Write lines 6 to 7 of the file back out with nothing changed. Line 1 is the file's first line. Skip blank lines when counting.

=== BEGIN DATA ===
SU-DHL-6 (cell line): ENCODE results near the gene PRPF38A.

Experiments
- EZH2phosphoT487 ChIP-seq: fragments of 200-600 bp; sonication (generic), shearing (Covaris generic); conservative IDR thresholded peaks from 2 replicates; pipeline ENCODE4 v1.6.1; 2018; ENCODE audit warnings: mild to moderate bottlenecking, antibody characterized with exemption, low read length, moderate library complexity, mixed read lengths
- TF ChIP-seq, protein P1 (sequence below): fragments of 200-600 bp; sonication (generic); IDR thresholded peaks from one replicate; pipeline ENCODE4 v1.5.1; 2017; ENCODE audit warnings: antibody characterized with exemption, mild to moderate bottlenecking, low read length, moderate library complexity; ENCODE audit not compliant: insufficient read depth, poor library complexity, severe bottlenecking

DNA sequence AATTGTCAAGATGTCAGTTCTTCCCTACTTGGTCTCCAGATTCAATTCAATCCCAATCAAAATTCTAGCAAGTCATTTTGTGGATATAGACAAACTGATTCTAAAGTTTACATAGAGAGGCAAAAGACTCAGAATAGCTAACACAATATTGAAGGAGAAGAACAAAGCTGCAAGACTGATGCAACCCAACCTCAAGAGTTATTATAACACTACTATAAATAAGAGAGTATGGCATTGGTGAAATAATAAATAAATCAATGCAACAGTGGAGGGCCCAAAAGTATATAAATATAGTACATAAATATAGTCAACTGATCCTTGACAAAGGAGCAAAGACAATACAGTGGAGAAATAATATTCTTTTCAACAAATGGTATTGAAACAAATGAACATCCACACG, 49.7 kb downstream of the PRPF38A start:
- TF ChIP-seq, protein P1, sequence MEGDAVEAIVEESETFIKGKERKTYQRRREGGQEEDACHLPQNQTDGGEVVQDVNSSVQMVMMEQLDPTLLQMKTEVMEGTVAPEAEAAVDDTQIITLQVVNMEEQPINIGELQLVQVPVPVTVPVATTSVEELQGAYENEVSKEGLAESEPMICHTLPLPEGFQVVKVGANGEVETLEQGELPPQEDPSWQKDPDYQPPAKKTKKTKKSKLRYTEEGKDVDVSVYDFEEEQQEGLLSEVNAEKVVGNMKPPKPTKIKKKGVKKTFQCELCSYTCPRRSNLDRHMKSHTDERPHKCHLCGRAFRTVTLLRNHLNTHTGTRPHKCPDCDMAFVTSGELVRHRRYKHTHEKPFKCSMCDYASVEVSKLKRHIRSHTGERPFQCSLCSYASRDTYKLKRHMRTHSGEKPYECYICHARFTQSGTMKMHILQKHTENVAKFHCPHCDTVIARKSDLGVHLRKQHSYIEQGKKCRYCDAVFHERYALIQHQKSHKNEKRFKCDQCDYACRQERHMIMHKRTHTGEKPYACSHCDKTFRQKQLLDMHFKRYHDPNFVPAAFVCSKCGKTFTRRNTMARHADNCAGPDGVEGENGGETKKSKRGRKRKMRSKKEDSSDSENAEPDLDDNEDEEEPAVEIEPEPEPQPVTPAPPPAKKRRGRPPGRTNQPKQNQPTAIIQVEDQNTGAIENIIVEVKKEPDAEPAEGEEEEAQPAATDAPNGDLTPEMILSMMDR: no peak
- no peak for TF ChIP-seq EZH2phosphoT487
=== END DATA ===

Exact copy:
- TF ChIP-seq, protein P1, sequence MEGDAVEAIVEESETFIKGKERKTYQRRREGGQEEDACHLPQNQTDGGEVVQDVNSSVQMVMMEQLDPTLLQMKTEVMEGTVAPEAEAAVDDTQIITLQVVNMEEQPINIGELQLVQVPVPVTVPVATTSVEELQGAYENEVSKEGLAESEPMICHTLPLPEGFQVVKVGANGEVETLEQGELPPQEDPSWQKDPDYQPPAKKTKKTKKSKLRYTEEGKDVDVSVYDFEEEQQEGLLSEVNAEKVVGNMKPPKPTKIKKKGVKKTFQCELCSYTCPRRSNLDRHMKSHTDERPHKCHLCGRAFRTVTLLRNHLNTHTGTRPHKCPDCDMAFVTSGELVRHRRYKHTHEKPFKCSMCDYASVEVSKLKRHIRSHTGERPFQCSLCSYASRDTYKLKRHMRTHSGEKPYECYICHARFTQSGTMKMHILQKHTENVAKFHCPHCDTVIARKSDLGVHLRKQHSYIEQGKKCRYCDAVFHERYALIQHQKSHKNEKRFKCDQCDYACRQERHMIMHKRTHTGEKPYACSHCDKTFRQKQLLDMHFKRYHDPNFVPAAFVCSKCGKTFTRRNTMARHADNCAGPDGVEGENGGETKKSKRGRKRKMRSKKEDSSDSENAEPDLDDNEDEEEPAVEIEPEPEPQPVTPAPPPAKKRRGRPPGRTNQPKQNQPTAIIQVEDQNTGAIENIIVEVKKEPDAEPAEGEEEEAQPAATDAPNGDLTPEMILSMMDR: no peak
- no peak for TF ChIP-seq EZH2phosphoT487